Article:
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It's time to 'fess up, Steve

No, not that Steve. I've given up on him. This message is for Mr. Sinofsky, whom I trust is a regular reader.

Steve, you have managed to do something that I have never seen in all my time covering the tech sector, and that is create genuine excitement for a Windows release. Windows 95 was met with trepidation because of the 16/32-bit thunking. Win98 was met with a "meh" sentiment. It was an improvement over 95 but nothing to jump up and down over. ME was a flop. Things got a little better with Windows 2000 and XP because we finally put 16-bits to rest, but no one was actually psyched about it.

And then there was Vista.

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As you noted in the Engineering Windows 7 blog, people don't want to go back to their old OS. I'm in the same boat. I use XP at work because I have to, and retain Vista on my home machines only out of backwards compatibility concerns. Thus far, I have not had to do so.

With Windows 7 rounding the bend toward Release Candidate status, it's impossible to maintain the current party line that it will come out in Q1 2010. No one beta tests software for a year, except maybe Blizzard Entertainment (hey Blizzard, just release StarCraft II and Diablo III already, I don't care what state they are in. I'm used to bug-riddled games. I play EverQuest.).

Clearly you anticipated questions about a release date because you addressed it in the blog post. Back in September I learned of (and reported on) the June 3, 2009 target for release. Thus far, the other days from the internal calendar have been met: the first preview code at the end of October, which was at PDC and the first wide beta in early January. I know your next target date is April 14 for the RC and have known since September.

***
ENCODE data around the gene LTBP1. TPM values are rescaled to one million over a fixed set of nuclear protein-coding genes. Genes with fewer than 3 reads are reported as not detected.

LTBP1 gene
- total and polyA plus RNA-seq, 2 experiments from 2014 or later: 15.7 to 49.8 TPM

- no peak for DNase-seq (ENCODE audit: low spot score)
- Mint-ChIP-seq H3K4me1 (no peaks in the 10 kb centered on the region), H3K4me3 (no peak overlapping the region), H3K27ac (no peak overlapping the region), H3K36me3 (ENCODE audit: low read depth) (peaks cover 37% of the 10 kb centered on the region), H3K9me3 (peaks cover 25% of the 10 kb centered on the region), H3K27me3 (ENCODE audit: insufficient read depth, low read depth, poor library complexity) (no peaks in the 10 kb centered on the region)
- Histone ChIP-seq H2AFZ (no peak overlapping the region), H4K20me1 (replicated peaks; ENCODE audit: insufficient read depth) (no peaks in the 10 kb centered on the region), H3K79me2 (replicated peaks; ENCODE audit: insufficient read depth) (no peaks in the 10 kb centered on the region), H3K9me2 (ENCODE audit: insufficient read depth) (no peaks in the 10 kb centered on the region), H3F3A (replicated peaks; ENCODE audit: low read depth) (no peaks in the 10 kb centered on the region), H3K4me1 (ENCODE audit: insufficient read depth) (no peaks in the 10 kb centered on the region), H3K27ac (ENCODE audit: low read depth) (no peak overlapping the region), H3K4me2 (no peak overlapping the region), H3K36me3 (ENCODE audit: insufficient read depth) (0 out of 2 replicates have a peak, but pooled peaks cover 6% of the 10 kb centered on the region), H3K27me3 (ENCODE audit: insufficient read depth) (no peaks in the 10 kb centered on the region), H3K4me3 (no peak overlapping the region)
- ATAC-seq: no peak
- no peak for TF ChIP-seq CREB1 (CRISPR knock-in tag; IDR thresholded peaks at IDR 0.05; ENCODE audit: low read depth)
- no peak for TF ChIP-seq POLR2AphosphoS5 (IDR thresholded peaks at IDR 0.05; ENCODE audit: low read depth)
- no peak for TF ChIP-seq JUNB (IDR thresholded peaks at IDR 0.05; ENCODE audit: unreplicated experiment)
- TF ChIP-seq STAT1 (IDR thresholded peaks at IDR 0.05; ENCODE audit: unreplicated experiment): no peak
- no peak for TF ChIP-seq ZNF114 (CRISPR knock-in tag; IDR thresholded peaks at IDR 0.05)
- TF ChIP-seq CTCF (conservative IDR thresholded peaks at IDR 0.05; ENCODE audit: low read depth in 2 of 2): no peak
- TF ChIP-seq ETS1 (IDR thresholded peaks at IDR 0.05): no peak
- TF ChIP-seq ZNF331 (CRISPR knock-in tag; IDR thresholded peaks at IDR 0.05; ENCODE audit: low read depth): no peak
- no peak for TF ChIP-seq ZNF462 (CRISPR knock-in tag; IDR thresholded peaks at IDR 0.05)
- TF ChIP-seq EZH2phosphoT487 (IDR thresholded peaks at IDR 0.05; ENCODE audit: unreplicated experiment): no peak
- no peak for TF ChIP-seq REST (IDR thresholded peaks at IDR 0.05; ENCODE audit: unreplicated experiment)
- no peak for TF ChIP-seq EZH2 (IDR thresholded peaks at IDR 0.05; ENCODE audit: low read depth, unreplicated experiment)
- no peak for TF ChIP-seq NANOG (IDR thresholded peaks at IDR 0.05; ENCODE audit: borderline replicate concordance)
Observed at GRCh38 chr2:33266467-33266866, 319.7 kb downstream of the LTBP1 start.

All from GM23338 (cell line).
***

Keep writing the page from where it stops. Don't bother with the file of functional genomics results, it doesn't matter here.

Right now the country is in a funk. People couldn't even get terribly worked up over the Super Bowl. Sales are plunging across the board in the tech industry, except at Apple. It's time to create some excitement and give people something to look forward to. It's time to energize the sector and give OEMs some optimism for the first time in a long time. They have been suffering through drops in sales by as much as 50% year-over-year.

Windows 7 will drive PC sales not because people will need a new computer, but because people will no longer hesitate and balk because they know a new PC means being saddled with Vista. Yes, it's a better OS and the Apple FUD commercials are grossly unfair, but Apple has managed to reduce Vista's public credibility to mulch.

Nothing else has people fired up or excited this year. Announcing Windows 7 will ship this summer will give people that excitement, both consumers and your OEM partners alike. I thought Steve Ballmer would say it at CES, with that huge audience listening, but was wrong.

The next big event is CeBit in March, but you don't need big events any more to get the word out. That's 20th century thinking. This is the era of Twitter/Facebook/Digg/Fark/Technorati. Just say it on the Windows 7 blog and the Mars Rover will know about it in under an hour.

So say it.

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